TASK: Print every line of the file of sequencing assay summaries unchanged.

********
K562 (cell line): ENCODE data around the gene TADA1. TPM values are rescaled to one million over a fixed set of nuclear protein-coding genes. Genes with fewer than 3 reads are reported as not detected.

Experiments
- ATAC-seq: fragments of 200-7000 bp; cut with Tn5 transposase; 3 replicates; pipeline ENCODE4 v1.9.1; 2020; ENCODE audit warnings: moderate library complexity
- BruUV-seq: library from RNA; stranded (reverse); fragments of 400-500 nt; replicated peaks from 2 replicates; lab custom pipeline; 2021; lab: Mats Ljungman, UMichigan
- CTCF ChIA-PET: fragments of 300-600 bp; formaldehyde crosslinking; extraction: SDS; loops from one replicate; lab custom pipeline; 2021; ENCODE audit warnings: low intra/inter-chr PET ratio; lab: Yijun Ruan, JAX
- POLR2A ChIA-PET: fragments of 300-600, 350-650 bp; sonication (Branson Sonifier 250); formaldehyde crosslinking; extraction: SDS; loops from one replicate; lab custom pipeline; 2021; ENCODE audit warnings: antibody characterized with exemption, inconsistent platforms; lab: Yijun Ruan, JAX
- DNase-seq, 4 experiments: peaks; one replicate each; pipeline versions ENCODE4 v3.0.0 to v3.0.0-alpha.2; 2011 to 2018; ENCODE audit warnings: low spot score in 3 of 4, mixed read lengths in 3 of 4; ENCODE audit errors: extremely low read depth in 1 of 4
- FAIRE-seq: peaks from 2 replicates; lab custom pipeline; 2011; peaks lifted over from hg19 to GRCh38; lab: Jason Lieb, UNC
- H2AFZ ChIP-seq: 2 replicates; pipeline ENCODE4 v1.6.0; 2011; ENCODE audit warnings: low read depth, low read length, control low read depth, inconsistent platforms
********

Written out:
K562 (cell line): ENCODE data around the gene TADA1. TPM values are rescaled to one million over a fixed set of nuclear protein-coding genes. Genes with fewer than 3 reads are reported as not detected.

Experiments
- ATAC-seq: fragments of 200-7000 bp; cut with Tn5 transposase; 3 replicates; pipeline ENCODE4 v1.9.1; 2020; ENCODE audit warnings: moderate library complexity
- BruUV-seq: library from RNA; stranded (reverse); fragments of 400-500 nt; replicated peaks from 2 replicates; lab custom pipeline; 2021; lab: Mats Ljungman, UMichigan
- CTCF ChIA-PET: fragments of 300-600 bp; formaldehyde crosslinking; extraction: SDS; loops from one replicate; lab custom pipeline; 2021; ENCODE audit warnings: low intra/inter-chr PET ratio; lab: Yijun Ruan, JAX
- POLR2A ChIA-PET: fragments of 300-600, 350-650 bp; sonication (Branson Sonifier 250); formaldehyde crosslinking; extraction: SDS; loops from one replicate; lab custom pipeline; 2021; ENCODE audit warnings: antibody characterized with exemption, inconsistent platforms; lab: Yijun Ruan, JAX
- DNase-seq, 4 experiments: peaks; one replicate each; pipeline versions ENCODE4 v3.0.0 to v3.0.0-alpha.2; 2011 to 2018; ENCODE audit warnings: low spot score in 3 of 4, mixed read lengths in 3 of 4; ENCODE audit errors: extremely low read depth in 1 of 4
- FAIRE-seq: peaks from 2 replicates; lab custom pipeline; 2011; peaks lifted over from hg19 to GRCh38; lab: Jason Lieb, UNC
- H2AFZ ChIP-seq: 2 replicates; pipeline ENCODE4 v1.6.0; 2011; ENCODE audit warnings: low read depth, low read length, control low read depth, inconsistent platforms